This is a show where you can tell the cast had fun. I couldn’t even guess how many times the cast broke down laughing on set, but it couldn’t have been an insignificant number. They’re simply having too much fun together, especially by the second season.
It doesn’t hurt, either, that the show’s episodes were kept short and tight, clocking in at only 22 minutes a pop. Or that the writers admitted up front that they made up each episode as it came, asking themselves what they felt the cast would do next based on their characters rather than shoving for some huge plot that pulled the characters along. The result is that each episode feels snappy, character-driven, and, of course, funny. The characters are endlessly quirky, some of my favorites being the evil wedding planner (and assistant) from season two constantly having a bit of confusion over the wedding plan, the evil plot, and the color scheme. Or Queen Madalena’s hilarious … actually, I won’t spoil that. Let’s just say Galavant takes the “save the princess cliche” and in the opening minutes of the show kicks it between the legs so hard that the plot is still reeling from it in the season two finale. To wonderful effect.
It’s short. It’s snappy, and it only has eight episodes a season, all of which you can watch on Netflix. Is there hope for a Netflix revival? Well … not really. Unfortunately, Galavant never really found a very wide audience in its run on ABC, and so it stands on Netflix as one of those hidden diamonds that you occasionally stumble across and then wonder why there are only two seasons of it.
But man, what a diamond it is. If you’re the type of person whose eyes slowly lit up as you heard the phrase “musical, meta, fourth-wall aware, comedy fantasy,” then you absolutely need to do yourself the favor of watching it. It’ll go past astonishingly fast, and before you know it you’ll be done with season two and wondering if the world could ever see a revival.
But hey, if you’re still on the fence, that’s fine. Just take a look at the season two opener below (beware some massive spoilers for season one!), laugh, chuckle … and then give the show some love on Netflix. It’s a gem that shouldn’t be missed.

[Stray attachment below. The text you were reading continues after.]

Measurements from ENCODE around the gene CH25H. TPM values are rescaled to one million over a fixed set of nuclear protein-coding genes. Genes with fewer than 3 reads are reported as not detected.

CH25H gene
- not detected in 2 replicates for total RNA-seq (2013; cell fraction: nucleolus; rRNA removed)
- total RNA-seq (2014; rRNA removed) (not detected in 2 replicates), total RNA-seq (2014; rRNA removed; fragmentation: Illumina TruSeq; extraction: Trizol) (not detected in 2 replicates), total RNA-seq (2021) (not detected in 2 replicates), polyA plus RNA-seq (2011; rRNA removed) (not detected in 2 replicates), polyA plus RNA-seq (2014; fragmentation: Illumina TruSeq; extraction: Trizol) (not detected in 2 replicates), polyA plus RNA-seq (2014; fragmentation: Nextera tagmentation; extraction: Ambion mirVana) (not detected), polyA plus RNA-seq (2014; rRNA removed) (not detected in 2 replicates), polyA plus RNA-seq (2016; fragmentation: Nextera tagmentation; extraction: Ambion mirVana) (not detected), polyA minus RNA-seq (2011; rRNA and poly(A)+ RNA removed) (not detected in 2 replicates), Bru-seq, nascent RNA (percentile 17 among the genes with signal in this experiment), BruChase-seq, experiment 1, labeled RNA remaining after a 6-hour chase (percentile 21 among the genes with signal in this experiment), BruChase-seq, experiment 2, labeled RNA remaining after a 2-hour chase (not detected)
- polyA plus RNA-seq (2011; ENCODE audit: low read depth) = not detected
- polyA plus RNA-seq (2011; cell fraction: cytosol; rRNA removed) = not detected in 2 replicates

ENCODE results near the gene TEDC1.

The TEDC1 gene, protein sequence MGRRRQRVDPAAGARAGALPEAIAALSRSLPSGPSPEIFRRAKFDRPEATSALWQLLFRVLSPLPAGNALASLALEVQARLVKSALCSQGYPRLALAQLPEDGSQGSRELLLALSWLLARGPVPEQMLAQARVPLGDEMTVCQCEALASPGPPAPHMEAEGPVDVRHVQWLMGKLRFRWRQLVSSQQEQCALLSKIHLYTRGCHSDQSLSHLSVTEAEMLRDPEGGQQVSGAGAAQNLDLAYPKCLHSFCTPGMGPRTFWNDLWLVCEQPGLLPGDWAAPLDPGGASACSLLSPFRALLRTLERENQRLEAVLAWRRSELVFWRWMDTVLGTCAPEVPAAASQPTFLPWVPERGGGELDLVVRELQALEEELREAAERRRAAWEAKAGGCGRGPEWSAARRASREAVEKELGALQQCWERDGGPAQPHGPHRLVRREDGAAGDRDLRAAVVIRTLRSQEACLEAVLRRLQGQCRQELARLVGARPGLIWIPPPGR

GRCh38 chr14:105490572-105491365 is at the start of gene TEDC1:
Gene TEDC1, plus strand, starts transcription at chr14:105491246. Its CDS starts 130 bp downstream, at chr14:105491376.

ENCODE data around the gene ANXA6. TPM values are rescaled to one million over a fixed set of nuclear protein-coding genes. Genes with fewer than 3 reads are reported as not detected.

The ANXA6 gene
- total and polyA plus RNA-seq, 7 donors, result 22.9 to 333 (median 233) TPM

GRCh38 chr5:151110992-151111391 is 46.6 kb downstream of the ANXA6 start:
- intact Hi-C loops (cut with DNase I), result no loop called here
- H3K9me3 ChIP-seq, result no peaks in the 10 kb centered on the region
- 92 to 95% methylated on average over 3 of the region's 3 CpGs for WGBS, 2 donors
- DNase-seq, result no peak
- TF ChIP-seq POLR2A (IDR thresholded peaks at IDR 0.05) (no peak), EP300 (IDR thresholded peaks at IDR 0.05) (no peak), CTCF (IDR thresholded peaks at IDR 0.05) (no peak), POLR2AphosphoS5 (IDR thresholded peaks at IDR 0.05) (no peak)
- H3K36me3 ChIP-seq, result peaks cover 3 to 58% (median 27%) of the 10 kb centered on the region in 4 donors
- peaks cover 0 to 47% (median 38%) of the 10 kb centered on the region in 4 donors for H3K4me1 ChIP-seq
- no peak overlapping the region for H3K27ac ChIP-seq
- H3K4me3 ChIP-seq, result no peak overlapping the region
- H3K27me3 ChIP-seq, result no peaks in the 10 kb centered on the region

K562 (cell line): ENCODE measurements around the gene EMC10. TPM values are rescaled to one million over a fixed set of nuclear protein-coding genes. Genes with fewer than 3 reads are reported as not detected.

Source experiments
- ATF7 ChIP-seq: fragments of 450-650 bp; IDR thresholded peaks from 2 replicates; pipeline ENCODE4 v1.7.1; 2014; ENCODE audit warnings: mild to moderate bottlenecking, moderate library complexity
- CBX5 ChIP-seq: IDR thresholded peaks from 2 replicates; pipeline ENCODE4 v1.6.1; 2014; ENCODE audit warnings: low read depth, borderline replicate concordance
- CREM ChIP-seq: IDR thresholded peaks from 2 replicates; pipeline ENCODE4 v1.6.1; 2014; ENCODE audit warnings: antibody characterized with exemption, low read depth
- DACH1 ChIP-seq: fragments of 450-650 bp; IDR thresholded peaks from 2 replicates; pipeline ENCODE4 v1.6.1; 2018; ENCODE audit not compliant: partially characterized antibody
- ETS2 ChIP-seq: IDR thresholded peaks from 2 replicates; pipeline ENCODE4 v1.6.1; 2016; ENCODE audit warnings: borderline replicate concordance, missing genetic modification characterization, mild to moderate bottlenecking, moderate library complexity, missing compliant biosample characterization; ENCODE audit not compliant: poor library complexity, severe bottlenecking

See you all Monday!
3 thoughts on “Why You Should Watch … Galavant”
I love this show, but there are always two things about it that just niggle the back of my mind. One is that the two practitioners of the DDEW are a wedding planner and a fashion consultant. Gay coding? Probably not intentionally. But then there’s The Kiss, which coincidentally was only satisfying within the bonds of marriage.
Again, I know that these are coincidental and/or accidental, but they do lessen my enjoyment. Just a tiny bit.
I think trying to peg either of the DDEW members as gay coding is reaching pretty far. For one, you’ve got the Enchanted Forest for that, and for two, they show zero signs of being inclined in that direction. Their jobs were more chosen just out of humor rather than some sort of jab. After all, everyone expects the Vizier to be evil … not the wedding planner. Or the king’s tailor. Playing them off in bizarre roles most don’t even think of in fantasy made them all the funnier.
The Kiss I think is a stretch as well. I don’t remember them declaring it the “best kiss” once they got married, and in fact I seem to recall them kissing a lot before that. Practice makes perfect, after all!
Well, I certainly don’t have a strong defence of the first. As I said, it was just a little thought.
As to the kiss, though, they make a very big deal about how bad their first kiss was. The first that they said, after their first kiss as a married couple, was how it wasn’t “musty” or “yeasty”, like their kiss when they hadn’t been married.